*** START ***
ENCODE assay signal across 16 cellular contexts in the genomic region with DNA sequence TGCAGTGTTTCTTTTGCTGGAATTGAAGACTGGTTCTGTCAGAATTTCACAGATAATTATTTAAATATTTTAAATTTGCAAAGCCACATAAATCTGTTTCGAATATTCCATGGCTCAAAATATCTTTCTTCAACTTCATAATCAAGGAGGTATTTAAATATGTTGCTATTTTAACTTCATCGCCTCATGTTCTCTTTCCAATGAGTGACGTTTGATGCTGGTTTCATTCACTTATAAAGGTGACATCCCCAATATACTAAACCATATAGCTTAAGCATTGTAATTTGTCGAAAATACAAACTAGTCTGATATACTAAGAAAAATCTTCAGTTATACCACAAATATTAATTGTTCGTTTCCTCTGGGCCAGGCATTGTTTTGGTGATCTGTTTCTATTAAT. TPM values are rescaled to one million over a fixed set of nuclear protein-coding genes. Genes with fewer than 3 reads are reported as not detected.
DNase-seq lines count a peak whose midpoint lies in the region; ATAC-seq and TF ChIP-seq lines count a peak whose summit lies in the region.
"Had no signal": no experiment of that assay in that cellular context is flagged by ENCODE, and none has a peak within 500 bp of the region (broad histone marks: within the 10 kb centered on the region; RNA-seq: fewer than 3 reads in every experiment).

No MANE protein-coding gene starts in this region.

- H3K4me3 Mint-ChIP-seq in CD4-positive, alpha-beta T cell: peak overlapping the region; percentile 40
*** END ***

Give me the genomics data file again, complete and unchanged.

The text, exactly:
ENCODE assay signal across 16 cellular contexts in the genomic region with DNA sequence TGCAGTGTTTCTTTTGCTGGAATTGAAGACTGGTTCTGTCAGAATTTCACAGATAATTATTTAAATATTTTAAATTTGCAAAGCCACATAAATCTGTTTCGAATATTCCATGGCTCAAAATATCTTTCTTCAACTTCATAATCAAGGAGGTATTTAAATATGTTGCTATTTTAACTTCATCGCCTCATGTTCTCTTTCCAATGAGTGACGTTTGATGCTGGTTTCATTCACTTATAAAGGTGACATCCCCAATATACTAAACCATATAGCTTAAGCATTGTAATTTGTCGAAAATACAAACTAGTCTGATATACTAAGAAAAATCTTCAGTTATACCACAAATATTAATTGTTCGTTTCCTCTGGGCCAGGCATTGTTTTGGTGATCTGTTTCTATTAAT. TPM values are rescaled to one million over a fixed set of nuclear protein-coding genes. Genes with fewer than 3 reads are reported as not detected.
DNase-seq lines count a peak whose midpoint lies in the region; ATAC-seq and TF ChIP-seq lines count a peak whose summit lies in the region.
"Had no signal": no experiment of that assay in that cellular context is flagged by ENCODE, and none has a peak within 500 bp of the region (broad histone marks: within the 10 kb centered on the region; RNA-seq: fewer than 3 reads in every experiment).

No MANE protein-coding gene starts in this region.

- H3K4me3 Mint-ChIP-seq in CD4-positive, alpha-beta T cell: peak overlapping the region; percentile 40